THE ASTRONAUT FARMER
There is quite a degree of similarity between The Astronaut Farmer and the largely unknown The Mercury Project/Rockets Red Glare (2000) about a teenager and his former astronaut grandfather who decide to recondition and launch an old Mercury rocket on their farm. Both films feature former astronauts trying to recapture the glory of the space mission and the dream of being in space; both are set in rural America and feature the building of rockets in barns; while both also feature NASA stepping in to stop someone encroaching on their domain. The difference is that The Mercury Project is a childrens film, whereas The Astronaut Farmer is an adult film. Both though are films about individuals who dream of going into space by their own effort.
The frequent theme throughout the Polish Brothers films is of ordinary people in the American Midwest living with the burden of almost impossible dreams. These find their greatest strength in The Astronaut Farmer. It is a beautiful tribute to having the confidence in almost impossible dreams against overwhelming odds. Against this, the Polishs array almost everybody the FBI, pompous NASA officials, the bank, the local authorities and set them baying at Billy Bob Thorntons door. It becomes a considerable emotional triumph when the rocket finally does launch despite everything seemingly set against Billy Bob doing so.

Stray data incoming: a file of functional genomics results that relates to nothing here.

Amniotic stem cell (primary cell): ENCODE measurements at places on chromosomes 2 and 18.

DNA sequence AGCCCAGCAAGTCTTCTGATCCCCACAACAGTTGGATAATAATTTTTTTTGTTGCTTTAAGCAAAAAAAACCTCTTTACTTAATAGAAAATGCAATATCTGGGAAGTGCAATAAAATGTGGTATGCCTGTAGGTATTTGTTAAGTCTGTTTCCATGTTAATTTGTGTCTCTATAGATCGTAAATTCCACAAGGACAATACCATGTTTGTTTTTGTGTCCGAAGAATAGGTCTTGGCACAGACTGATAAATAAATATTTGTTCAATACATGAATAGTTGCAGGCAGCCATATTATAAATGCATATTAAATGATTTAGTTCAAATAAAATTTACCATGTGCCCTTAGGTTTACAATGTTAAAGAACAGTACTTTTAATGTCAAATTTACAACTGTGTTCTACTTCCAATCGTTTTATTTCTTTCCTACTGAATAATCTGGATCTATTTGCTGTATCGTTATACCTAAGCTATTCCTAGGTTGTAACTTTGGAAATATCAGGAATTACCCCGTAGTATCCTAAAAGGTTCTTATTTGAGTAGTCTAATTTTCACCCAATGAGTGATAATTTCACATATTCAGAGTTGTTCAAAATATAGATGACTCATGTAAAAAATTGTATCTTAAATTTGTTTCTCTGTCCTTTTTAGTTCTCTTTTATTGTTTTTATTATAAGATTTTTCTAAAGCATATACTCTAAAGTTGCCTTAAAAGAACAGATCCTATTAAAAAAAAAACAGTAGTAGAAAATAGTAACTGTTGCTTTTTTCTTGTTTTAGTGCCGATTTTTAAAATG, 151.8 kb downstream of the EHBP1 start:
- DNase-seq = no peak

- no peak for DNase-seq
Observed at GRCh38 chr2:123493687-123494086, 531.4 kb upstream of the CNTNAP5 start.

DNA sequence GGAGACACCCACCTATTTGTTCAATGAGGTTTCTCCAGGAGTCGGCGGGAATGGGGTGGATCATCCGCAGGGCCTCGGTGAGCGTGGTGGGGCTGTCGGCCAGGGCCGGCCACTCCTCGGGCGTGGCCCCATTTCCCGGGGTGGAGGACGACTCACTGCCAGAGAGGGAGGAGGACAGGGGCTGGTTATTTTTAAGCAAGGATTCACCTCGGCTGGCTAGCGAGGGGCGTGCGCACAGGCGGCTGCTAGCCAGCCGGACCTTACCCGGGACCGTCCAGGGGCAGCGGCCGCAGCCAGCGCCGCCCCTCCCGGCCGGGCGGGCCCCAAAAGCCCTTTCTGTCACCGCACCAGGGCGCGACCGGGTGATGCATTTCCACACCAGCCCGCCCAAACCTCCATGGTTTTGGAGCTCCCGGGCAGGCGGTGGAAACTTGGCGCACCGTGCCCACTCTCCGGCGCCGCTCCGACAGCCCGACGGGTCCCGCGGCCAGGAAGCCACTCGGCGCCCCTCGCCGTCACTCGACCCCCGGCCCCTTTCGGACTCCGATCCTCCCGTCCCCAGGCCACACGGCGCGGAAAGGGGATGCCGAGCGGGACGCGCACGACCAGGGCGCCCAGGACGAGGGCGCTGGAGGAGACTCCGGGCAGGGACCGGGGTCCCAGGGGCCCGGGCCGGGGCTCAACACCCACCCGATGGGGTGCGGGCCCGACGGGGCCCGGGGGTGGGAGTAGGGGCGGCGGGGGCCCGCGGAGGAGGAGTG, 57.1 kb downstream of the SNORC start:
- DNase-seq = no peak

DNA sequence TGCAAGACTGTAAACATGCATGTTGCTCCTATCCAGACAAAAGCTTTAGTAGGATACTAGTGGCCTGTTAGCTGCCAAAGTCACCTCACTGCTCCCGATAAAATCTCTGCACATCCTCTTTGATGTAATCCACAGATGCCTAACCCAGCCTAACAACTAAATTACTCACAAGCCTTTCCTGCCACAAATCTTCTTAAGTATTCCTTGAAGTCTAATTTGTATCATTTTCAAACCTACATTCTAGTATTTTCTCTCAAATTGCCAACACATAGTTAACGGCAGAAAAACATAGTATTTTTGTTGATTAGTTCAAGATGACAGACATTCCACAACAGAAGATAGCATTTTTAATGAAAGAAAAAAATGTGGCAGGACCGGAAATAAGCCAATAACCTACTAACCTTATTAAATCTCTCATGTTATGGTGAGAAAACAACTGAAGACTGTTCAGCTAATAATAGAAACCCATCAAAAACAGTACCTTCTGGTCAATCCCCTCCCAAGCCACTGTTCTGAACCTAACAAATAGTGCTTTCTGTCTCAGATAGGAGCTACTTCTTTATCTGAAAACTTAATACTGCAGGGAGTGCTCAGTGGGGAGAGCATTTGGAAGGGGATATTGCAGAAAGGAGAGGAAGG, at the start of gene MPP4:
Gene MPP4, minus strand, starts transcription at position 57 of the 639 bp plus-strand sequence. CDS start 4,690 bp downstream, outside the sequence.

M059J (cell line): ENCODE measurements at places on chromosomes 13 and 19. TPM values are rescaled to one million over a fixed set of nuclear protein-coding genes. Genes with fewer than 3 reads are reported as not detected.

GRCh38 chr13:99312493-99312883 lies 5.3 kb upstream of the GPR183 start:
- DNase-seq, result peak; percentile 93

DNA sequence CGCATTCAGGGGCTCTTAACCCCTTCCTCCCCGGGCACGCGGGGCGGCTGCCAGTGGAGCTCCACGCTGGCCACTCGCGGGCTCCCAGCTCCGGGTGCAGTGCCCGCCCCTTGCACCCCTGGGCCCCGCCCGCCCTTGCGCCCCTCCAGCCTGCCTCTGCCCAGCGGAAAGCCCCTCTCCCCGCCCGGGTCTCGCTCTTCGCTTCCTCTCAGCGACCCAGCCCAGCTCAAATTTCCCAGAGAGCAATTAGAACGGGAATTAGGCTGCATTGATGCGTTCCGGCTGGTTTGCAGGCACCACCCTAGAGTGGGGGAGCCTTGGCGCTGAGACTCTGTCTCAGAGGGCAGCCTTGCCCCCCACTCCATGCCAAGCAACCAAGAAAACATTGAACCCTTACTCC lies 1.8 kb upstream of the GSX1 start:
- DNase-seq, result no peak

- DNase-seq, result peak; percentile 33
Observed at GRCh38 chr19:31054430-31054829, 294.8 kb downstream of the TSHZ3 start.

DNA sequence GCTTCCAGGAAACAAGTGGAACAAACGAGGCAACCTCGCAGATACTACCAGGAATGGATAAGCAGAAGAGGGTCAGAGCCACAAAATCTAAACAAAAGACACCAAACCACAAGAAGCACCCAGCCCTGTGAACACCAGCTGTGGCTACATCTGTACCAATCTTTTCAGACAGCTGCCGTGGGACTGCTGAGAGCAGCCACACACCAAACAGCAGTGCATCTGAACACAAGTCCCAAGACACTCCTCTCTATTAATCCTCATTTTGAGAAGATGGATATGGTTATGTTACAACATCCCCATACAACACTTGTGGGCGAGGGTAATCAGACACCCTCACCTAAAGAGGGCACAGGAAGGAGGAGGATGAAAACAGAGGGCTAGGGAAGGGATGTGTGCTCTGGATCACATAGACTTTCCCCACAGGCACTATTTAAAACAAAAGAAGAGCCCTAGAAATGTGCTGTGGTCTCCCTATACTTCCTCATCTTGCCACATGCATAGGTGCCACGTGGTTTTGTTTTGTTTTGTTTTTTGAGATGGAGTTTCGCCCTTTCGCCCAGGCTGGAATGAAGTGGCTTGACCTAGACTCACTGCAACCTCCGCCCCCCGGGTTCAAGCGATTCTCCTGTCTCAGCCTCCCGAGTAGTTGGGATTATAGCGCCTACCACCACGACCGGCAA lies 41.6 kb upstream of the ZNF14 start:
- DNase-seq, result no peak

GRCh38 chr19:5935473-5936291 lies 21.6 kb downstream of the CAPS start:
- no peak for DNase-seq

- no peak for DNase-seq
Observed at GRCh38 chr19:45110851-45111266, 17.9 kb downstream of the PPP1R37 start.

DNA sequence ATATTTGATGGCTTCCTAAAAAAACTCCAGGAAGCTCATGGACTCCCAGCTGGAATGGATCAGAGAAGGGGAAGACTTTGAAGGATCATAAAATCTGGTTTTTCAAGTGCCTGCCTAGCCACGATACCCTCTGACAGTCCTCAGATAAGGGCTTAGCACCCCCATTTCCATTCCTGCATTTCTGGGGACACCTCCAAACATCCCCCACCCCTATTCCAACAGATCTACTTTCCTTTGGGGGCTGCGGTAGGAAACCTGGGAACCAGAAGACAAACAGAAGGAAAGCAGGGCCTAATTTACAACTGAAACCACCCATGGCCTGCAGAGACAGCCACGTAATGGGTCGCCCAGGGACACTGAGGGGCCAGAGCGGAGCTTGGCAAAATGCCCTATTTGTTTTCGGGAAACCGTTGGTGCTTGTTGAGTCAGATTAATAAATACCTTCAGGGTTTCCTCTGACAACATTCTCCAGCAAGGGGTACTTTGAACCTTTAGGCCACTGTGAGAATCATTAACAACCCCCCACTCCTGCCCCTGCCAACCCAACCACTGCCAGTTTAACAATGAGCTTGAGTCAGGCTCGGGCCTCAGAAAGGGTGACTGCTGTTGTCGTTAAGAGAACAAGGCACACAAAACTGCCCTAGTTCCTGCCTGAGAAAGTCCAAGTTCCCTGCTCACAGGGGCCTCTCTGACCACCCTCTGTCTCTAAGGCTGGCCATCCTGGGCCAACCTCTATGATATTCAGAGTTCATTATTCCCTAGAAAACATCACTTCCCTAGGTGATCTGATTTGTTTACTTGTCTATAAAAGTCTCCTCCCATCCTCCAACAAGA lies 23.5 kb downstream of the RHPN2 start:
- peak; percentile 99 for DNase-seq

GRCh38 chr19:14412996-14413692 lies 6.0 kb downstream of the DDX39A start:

The Polishs play straight to the American heartland but Michaels direction is ordinary and unassuming, his strengths are plain he never makes the maudlin appeals to Norman Rockwell Americana that someone like Frank Capra does. He has a nice eye for illustrating the film with meagre but highly evocative simplicity like Billy Bob Thornton and Virginia Madsen line dancing at a county fair, the kids riding on a rocket fairground ride in the field, the Easter Egg hunt around the capsule. The film opens with the bizarre image of Billy Bob Thornton in his spacesuit riding a horse across his farm, tending his cattle, then returning home to sit down to a perfectly normal breakfast of pancakes. The surreal play of American Midwest and the thoroughly incongruous image of a man in a spacesuit in the midst of the scene is striking (even if it is one that the Polishs never particularly explain, like why Billy Bob Thornton sees fit to tend his cattle in a spacesuit). If nothing else, it gives a glorious literalisation to the films title.
The Polishs get near faultless casting with Billy Bob Thornton in the title role. Billy Bob is an actor who is perfectly suited when it comes to portraying flinty, wry humour and straight arrow, clear-speaking wisdom. The role is simply that of the dreamer unafraid to follow his dream and shrugging off all derision and Billy Bob Thornton plays it with an admirable simplicity.
(Nominee for Best Original Screenplay at this sites Best of 2006 Awards).